Dash Rip Rock Wed. April 3 @ La Salle’s

My Wednesday night was bittersweet. The Synthesizers — the Synthesis softball team —  took their second loss in a row, and in doing so caused me to miss The Hambones. As I hastily walked through the door they were packing up, and I couldn’t help but feel an emptiness in my gut. Luckily, some New Orleans alt-country/rock legends took the stage no more than 15 minutes later. The power trio Dash Rip Rock took hold of the crowd with their humorous brand of straightforward, white-knuckle delta-rock.

The self-proclaimed (with tougue firmly planted in cheek) “fastest band in the world,” is fearlessly lead by the sardonic balladeer Bill “Master of Disaster on the Telecaster” Davis. At one point during the middle of a song, David pulled out a second guitar  —  dubbed “the Alliga-tar” for it’s gator skin — and used it to play slide on his telecaster. It was the most innovative guitar styling I’d seen since Jeremy Gerrard hopped on Byron Dunning’s shoulders mid-song during the Amblers performance at the 1078 Gallery, creating the tallest musician in the world who proceeded to have dueling guitar solos with itself.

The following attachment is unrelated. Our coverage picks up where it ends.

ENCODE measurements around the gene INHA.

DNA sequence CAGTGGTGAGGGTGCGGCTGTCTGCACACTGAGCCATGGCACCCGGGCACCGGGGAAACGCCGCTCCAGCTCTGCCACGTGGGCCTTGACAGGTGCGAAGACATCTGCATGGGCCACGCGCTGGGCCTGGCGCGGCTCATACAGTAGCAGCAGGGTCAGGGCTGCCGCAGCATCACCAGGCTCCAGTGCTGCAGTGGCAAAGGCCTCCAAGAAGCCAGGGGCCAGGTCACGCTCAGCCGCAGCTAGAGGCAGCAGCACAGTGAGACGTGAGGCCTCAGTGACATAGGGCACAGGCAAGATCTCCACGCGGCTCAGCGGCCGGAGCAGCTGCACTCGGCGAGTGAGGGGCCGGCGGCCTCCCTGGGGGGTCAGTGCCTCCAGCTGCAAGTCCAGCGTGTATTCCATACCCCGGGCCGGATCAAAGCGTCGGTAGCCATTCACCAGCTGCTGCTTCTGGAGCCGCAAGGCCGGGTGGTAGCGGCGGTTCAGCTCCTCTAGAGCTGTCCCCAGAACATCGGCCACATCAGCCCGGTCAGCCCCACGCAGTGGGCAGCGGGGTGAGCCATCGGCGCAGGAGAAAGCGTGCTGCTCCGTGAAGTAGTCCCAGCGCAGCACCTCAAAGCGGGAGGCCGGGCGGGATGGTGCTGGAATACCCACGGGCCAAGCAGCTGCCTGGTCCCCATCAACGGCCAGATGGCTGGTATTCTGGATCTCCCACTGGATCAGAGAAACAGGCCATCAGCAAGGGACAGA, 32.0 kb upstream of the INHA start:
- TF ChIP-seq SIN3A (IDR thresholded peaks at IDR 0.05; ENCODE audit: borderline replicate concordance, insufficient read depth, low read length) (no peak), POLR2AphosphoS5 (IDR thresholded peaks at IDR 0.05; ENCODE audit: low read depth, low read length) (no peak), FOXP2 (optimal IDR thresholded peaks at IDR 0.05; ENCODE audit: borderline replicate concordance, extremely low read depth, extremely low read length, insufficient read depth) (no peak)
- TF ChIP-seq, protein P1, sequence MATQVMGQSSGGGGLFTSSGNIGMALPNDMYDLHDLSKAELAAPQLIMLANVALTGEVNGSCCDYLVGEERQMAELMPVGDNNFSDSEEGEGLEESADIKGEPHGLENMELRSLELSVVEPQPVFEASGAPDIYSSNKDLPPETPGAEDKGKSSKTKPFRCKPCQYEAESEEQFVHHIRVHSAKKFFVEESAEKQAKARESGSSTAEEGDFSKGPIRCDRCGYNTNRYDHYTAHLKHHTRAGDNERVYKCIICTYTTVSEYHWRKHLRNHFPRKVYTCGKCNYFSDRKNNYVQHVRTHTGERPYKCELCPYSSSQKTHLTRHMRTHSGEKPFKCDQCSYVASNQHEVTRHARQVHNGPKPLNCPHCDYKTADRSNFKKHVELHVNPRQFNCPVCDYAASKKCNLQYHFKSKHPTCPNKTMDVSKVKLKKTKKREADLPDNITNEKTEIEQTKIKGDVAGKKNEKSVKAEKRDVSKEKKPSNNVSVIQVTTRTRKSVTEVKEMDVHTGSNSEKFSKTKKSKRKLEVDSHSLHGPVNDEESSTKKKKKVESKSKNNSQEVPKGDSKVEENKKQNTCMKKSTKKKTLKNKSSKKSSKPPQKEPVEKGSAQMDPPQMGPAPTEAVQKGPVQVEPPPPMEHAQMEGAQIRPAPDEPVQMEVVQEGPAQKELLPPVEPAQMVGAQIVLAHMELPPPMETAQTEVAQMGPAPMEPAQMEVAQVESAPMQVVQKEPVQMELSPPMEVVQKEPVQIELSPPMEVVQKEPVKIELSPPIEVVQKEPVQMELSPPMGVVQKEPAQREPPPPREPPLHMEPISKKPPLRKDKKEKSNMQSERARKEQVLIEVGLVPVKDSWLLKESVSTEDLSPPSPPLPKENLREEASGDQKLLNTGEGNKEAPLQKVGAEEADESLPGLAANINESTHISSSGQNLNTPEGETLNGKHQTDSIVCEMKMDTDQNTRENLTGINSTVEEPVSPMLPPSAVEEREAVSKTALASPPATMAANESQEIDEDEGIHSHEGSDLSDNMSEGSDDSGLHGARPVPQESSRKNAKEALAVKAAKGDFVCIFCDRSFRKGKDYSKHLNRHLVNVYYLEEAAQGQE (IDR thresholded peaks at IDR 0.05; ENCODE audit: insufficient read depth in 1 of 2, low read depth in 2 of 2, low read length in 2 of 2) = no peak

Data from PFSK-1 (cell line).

Dash Rip Rock are touring in support of their 18th LP, Black Liquor. They played a few tracks from the new album such as “Beck Moi Tchew,” a Cajun cussword-laden tune whose title translates to “bite my ass.” A couple great tracks that got a particularly lively, leather-clad older couple on the bar’s parquet dance floor were “Pussywhipped” and “Leave Me Alone to My Bottle.” DRR broke into barbershop harmonies twice, which was a welcomed deviation from the path of melted faces left in their wake. Another song titled “Let’s All Smoke Some Pot” played to the tune of Danny and the Juniors’ “At the Hop,” apparently garnered them significant radio play in the ‘90s. The subject matter of their songs usually pertained to the seedy underbelly of Louisiana culture, including topics such as women, booze, and New Orleans. But what else would you expect from the only band to purportedly have been showcased at SXSW every year since the festival’s commencement.

Bred and buttered in Chico, David Neuschatz has been devouring music since toddlerdom. His earliest memories are dancing around his living room to Annie Lennox's Diva and Yes' 90125. In lieu of cartoons, he soaked in top 20 countdowns from VH1 and MTV on weekend mornings. His goal is to spread as much good music as he can to the masses. For this reason, he cites ethnomusicologist, folklorist, and archivist, Alan Lomax, as his idol.